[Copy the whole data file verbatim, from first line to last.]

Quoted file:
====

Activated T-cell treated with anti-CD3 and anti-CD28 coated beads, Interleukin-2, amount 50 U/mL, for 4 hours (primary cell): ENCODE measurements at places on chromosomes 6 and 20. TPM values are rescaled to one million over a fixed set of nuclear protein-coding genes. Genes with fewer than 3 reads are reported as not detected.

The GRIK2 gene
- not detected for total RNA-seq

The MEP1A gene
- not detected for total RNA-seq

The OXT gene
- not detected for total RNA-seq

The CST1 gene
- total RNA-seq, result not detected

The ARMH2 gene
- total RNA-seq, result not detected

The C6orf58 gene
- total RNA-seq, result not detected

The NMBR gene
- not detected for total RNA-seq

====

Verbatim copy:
Activated T-cell treated with anti-CD3 and anti-CD28 coated beads, Interleukin-2, amount 50 U/mL, for 4 hours (primary cell): ENCODE measurements at places on chromosomes 6 and 20. TPM values are rescaled to one million over a fixed set of nuclear protein-coding genes. Genes with fewer than 3 reads are reported as not detected.

The GRIK2 gene
- not detected for total RNA-seq

The MEP1A gene
- not detected for total RNA-seq

The OXT gene
- not detected for total RNA-seq

The CST1 gene
- total RNA-seq, result not detected

The ARMH2 gene
- total RNA-seq, result not detected

The C6orf58 gene
- total RNA-seq, result not detected

The NMBR gene
- not detected for total RNA-seq